Now, put a drop of dish soap (seriously, a drop is plenty) a little bit away from the food coloring and watch your milk morph into a tie dye work of art.  The soap breaks up the fatty layer in the milk which breaks the surface tension allowing the more dense milk resting underneath the fat layer to move in and fill the gap and allowing young observers to see a beautiful convection action that makes the colors come alive.  It is a lot of fun.
Thanks to our science minded friend for keeping us up on fun ideas that let our kids see the way things work and get hands on opportunities to learn.
For a better explanation of what is going on here or for clearer step by step instructions take a peek at this website.  They also have lots of other fun science ideas that are great in your very own kitchen.

Wednesday, November 21, 2012

Happy Thanksgiving

In honor of this great holiday about gratitude and love I thought I'd share this lovely little video.
Happy Thanksgiving everyone!
(Ok, so I may have inadvertently had a video on here that was sort of PG-13 rated...uh, yeah...and I may not have totally noticed because the kids and I were laughing so hard in the first half that we didn't really hear the second half...uh, sorry about that. No worries, it's gone now.  Hope none of you were too tainted by it.  Thanks, honey, for pointing that out so I didn't further pollute the family blog readers of the world.  Lets just pretend it didn't happen.  Yeah.  Turkey.  Thanksgiving.  Good stuff.)

Tuesday, November 20, 2012

A Gratitude Attitude

About two weeks ago for family home evening we started a fun project.
I used my fancy dancy Cricut to cut a bunch of leaf and acorn shapes in fall colors and put them in a bag.  Then we had a lesson on the importance of gratitude (which involved the story of the 10 lepers from the New Testament and the learning of Hymn #242, "Praise God From Whom All Blessings Flow" (which, incidentally, was my favorite hymn as a teenager because it ties as the shortest in the hymn book).
Anyway, so the point is, we challenged the kids to pay attention for the next little while to things they are thankful for.  We didn't ask everyone to do a certain number a day or anything like that, we wanted them to only jot things down when they honestly, seriously felt grateful for them.
It has been wonderful.
I love reading the things the kids are glad they have in their lives.  From books and grass to backpacks and chocolate it is all up there (the picture is from a while ago so this poor door is nearly covered now with leaves and acorns).
The part that pleases me most is that more than anything else up there I find leaves with the names of people that live in this house or just the word "family" scrawled across them.  I am thrilled and my little ones are thankful for each other (even if they sometimes torment the dickens out of one another).  This has been a wonderful activity.  I'm glad we did it and I think we just may make it a tradition.

Saturday, November 17, 2012

Life by inches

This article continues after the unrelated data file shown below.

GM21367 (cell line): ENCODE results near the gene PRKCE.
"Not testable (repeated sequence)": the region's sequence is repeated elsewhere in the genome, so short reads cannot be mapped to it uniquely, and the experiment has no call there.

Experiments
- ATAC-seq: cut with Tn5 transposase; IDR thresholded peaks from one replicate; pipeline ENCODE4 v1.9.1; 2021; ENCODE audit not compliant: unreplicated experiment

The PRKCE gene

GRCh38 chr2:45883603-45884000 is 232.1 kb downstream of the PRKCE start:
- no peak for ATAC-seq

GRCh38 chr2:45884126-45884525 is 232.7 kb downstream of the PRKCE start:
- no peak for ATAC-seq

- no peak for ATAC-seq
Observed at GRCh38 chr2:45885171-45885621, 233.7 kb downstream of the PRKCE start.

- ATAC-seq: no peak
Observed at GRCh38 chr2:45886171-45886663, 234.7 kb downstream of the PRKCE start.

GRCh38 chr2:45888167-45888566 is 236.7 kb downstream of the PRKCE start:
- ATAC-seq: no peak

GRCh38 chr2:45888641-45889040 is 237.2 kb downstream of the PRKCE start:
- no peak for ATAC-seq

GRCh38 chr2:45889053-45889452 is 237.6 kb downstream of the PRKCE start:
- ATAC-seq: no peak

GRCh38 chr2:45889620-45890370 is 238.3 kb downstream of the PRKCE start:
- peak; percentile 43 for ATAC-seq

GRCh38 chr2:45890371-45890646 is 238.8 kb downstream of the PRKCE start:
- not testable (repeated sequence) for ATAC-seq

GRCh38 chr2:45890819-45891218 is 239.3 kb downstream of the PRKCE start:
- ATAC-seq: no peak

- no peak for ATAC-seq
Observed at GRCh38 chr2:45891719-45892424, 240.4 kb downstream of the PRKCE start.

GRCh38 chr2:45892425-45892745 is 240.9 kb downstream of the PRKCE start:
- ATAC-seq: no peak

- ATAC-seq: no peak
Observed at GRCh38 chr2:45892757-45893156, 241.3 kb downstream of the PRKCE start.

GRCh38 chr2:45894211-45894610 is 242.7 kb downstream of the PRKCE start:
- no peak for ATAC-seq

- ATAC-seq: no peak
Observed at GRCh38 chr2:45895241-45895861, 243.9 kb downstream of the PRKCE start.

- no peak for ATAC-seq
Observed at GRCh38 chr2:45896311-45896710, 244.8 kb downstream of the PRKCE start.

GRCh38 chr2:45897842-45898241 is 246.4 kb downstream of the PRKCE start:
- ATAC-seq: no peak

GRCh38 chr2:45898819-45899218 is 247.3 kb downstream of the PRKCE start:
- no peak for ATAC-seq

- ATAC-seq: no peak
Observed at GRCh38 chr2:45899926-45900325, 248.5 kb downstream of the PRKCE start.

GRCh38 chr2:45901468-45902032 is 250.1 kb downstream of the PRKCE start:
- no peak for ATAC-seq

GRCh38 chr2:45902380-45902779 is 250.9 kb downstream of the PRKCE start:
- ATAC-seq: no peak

Today life is back to normal.

That means that even though it is a Saturday our youngest banged her way into our room before 7:00 this morning turning on lights as she went so that she could ask us for breakfast.  Never mind that her older sister and one older brother were calling from the kitchen, "Ellie, come here, we will get you breakfast."  Thanks for trying guys.  You are awesome.  Somehow breakfast made by Mom is more better (yeah, I know, the fairy of poor grammar must have inadvertently landed on my shoulder, but somehow that phrase is the one that fits this scenario for me). 
After Ellie broke the ice two more small ones pummeled their way into our bed.  This is a regular, morning ritual (I just wish it would scale back its time frame on weekends...sigh).  Gavin and Logan carefully (ha ha) climbed into bed with Josh and I while barely making their presence felt. Psyche!   Ok, in reality they stomped all over us while they fought over the spot right between us.  Yeah, that's how we roll.
While being blindly attacked Josh queried, "Uh, what are you guys doing?" to which Gavin answered "We're trying to give you hugs."  Josh, in a smiling sarcastic voice said,"I think I could do without kids jumping on me, crawling on me, standing on me..." and Gavin added (as he walked sadly from the room) "Or hugging you."  Is it cruel if Josh and I had to stifle our laughs while he walked dejectedly away?
Poor, sad, boy.  Don't worry, we fixed it.  That's what we do.
When I dragged myself out of bed at 7:03 I found Aubrey cooking eggs for anyone who would allow her to cook for them and Ellie eating dry cereal with not a drop of milk in it (that doesn't sound appetizing to me but hey, whatever floats your boat).
Yup, it's a normal morning.
And I love that.
Some days are difficult.  That is just the way of life.  Sometimes tiny problems pile up and pile up and pile up until eventually they feel like a mountain that is hard to overcome.  But it isn't really.  We can climb over things like that the same way we climb over anything else...one small step at a time.  Sometimes it feels like our feet are sliding only millimeters by minutes, but if we keep plugging away it is still progress and that is something to be proud of.
I also think it is completely fair to be down from time to time.  It's normal (at least I think it is).  Thankfully, if we let it, life has a way of reminding us of what really matters and helping us keep things in perspective. 
And here's mine.  How can a mom be too down when tiny kidlets flock to her bed every morning because they just don't seem to be able to start the day without her.
Not me.  Not really.
Things will work out.  I may not know how, but they will.  And I'll smile (most of the time) as I continue on the journey.  Because it is a beautiful adventure even an inch at a time.